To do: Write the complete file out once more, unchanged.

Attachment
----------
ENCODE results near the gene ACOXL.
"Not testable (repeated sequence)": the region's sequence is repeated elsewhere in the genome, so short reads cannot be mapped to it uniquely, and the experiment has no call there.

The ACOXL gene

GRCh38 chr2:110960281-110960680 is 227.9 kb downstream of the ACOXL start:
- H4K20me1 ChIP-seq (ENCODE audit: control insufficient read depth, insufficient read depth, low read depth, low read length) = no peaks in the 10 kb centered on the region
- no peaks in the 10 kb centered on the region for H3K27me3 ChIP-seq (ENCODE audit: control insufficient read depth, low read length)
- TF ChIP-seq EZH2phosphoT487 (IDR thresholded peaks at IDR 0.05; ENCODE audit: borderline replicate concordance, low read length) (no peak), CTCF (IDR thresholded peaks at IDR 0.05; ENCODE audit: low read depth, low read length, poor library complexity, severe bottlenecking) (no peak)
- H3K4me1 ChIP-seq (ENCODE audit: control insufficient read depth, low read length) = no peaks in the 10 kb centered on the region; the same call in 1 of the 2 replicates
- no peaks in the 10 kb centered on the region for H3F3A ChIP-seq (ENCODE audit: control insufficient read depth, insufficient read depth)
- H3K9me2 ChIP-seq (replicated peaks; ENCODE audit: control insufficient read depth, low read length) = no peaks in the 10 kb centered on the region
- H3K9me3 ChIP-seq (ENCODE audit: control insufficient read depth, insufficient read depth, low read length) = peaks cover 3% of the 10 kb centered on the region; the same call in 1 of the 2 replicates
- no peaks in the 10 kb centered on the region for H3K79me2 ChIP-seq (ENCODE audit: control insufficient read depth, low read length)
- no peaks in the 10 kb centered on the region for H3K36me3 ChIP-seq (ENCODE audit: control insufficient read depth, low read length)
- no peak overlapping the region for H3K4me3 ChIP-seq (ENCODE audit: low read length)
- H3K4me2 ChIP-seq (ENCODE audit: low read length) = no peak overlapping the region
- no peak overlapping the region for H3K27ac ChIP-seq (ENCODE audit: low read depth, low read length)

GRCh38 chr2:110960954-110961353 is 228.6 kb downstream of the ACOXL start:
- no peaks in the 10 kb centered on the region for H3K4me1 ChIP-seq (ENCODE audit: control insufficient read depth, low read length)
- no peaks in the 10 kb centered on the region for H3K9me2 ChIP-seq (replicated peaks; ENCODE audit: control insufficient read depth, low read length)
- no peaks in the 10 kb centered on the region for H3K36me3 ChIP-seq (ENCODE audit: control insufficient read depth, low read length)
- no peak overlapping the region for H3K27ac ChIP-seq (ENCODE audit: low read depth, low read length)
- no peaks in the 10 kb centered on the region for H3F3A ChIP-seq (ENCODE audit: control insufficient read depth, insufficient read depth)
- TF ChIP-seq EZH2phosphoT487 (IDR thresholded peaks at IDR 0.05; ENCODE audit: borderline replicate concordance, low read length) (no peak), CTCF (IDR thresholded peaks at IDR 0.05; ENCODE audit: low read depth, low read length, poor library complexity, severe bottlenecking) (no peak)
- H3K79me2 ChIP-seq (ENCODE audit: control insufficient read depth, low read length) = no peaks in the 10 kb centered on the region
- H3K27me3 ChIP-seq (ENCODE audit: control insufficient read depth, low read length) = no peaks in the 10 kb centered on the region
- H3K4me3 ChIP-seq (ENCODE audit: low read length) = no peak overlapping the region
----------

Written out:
ENCODE results near the gene ACOXL.
"Not testable (repeated sequence)": the region's sequence is repeated elsewhere in the genome, so short reads cannot be mapped to it uniquely, and the experiment has no call there.

The ACOXL gene

GRCh38 chr2:110960281-110960680 is 227.9 kb downstream of the ACOXL start:
- H4K20me1 ChIP-seq (ENCODE audit: control insufficient read depth, insufficient read depth, low read depth, low read length) = no peaks in the 10 kb centered on the region
- no peaks in the 10 kb centered on the region for H3K27me3 ChIP-seq (ENCODE audit: control insufficient read depth, low read length)
- TF ChIP-seq EZH2phosphoT487 (IDR thresholded peaks at IDR 0.05; ENCODE audit: borderline replicate concordance, low read length) (no peak), CTCF (IDR thresholded peaks at IDR 0.05; ENCODE audit: low read depth, low read length, poor library complexity, severe bottlenecking) (no peak)
- H3K4me1 ChIP-seq (ENCODE audit: control insufficient read depth, low read length) = no peaks in the 10 kb centered on the region; the same call in 1 of the 2 replicates
- no peaks in the 10 kb centered on the region for H3F3A ChIP-seq (ENCODE audit: control insufficient read depth, insufficient read depth)
- H3K9me2 ChIP-seq (replicated peaks; ENCODE audit: control insufficient read depth, low read length) = no peaks in the 10 kb centered on the region
- H3K9me3 ChIP-seq (ENCODE audit: control insufficient read depth, insufficient read depth, low read length) = peaks cover 3% of the 10 kb centered on the region; the same call in 1 of the 2 replicates
- no peaks in the 10 kb centered on the region for H3K79me2 ChIP-seq (ENCODE audit: control insufficient read depth, low read length)
- no peaks in the 10 kb centered on the region for H3K36me3 ChIP-seq (ENCODE audit: control insufficient read depth, low read length)
- no peak overlapping the region for H3K4me3 ChIP-seq (ENCODE audit: low read length)
- H3K4me2 ChIP-seq (ENCODE audit: low read length) = no peak overlapping the region
- no peak overlapping the region for H3K27ac ChIP-seq (ENCODE audit: low read depth, low read length)

GRCh38 chr2:110960954-110961353 is 228.6 kb downstream of the ACOXL start:
- no peaks in the 10 kb centered on the region for H3K4me1 ChIP-seq (ENCODE audit: control insufficient read depth, low read length)
- no peaks in the 10 kb centered on the region for H3K9me2 ChIP-seq (replicated peaks; ENCODE audit: control insufficient read depth, low read length)
- no peaks in the 10 kb centered on the region for H3K36me3 ChIP-seq (ENCODE audit: control insufficient read depth, low read length)
- no peak overlapping the region for H3K27ac ChIP-seq (ENCODE audit: low read depth, low read length)
- no peaks in the 10 kb centered on the region for H3F3A ChIP-seq (ENCODE audit: control insufficient read depth, insufficient read depth)
- TF ChIP-seq EZH2phosphoT487 (IDR thresholded peaks at IDR 0.05; ENCODE audit: borderline replicate concordance, low read length) (no peak), CTCF (IDR thresholded peaks at IDR 0.05; ENCODE audit: low read depth, low read length, poor library complexity, severe bottlenecking) (no peak)
- H3K79me2 ChIP-seq (ENCODE audit: control insufficient read depth, low read length) = no peaks in the 10 kb centered on the region
- H3K27me3 ChIP-seq (ENCODE audit: control insufficient read depth, low read length) = no peaks in the 10 kb centered on the region
- H3K4me3 ChIP-seq (ENCODE audit: low read length) = no peak overlapping the region